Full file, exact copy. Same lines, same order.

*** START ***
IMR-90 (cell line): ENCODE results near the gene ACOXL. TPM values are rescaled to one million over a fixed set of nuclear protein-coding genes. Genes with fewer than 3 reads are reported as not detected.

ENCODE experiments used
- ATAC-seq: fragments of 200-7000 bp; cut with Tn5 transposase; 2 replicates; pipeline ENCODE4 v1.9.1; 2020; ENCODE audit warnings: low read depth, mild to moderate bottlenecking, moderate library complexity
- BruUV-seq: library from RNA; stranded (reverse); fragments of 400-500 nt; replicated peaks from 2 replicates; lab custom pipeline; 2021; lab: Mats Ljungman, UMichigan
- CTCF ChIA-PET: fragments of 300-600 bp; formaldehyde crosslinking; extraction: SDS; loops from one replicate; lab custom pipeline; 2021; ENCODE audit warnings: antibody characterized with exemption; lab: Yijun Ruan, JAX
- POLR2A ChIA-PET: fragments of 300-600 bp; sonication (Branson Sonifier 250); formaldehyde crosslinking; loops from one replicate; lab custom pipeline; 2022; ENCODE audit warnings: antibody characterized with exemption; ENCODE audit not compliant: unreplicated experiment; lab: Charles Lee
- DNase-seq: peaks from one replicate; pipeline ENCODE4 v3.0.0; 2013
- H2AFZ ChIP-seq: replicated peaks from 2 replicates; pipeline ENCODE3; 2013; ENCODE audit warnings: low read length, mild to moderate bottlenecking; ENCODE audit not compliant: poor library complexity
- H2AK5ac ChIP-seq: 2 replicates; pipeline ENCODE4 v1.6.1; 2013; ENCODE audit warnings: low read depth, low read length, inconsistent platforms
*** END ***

IMR-90 (cell line): ENCODE results near the gene ACOXL. TPM values are rescaled to one million over a fixed set of nuclear protein-coding genes. Genes with fewer than 3 reads are reported as not detected.

ENCODE experiments used
- ATAC-seq: fragments of 200-7000 bp; cut with Tn5 transposase; 2 replicates; pipeline ENCODE4 v1.9.1; 2020; ENCODE audit warnings: low read depth, mild to moderate bottlenecking, moderate library complexity
- BruUV-seq: library from RNA; stranded (reverse); fragments of 400-500 nt; replicated peaks from 2 replicates; lab custom pipeline; 2021; lab: Mats Ljungman, UMichigan
- CTCF ChIA-PET: fragments of 300-600 bp; formaldehyde crosslinking; extraction: SDS; loops from one replicate; lab custom pipeline; 2021; ENCODE audit warnings: antibody characterized with exemption; lab: Yijun Ruan, JAX
- POLR2A ChIA-PET: fragments of 300-600 bp; sonication (Branson Sonifier 250); formaldehyde crosslinking; loops from one replicate; lab custom pipeline; 2022; ENCODE audit warnings: antibody characterized with exemption; ENCODE audit not compliant: unreplicated experiment; lab: Charles Lee
- DNase-seq: peaks from one replicate; pipeline ENCODE4 v3.0.0; 2013
- H2AFZ ChIP-seq: replicated peaks from 2 replicates; pipeline ENCODE3; 2013; ENCODE audit warnings: low read length, mild to moderate bottlenecking; ENCODE audit not compliant: poor library complexity
- H2AK5ac ChIP-seq: 2 replicates; pipeline ENCODE4 v1.6.1; 2013; ENCODE audit warnings: low read depth, low read length, inconsistent platforms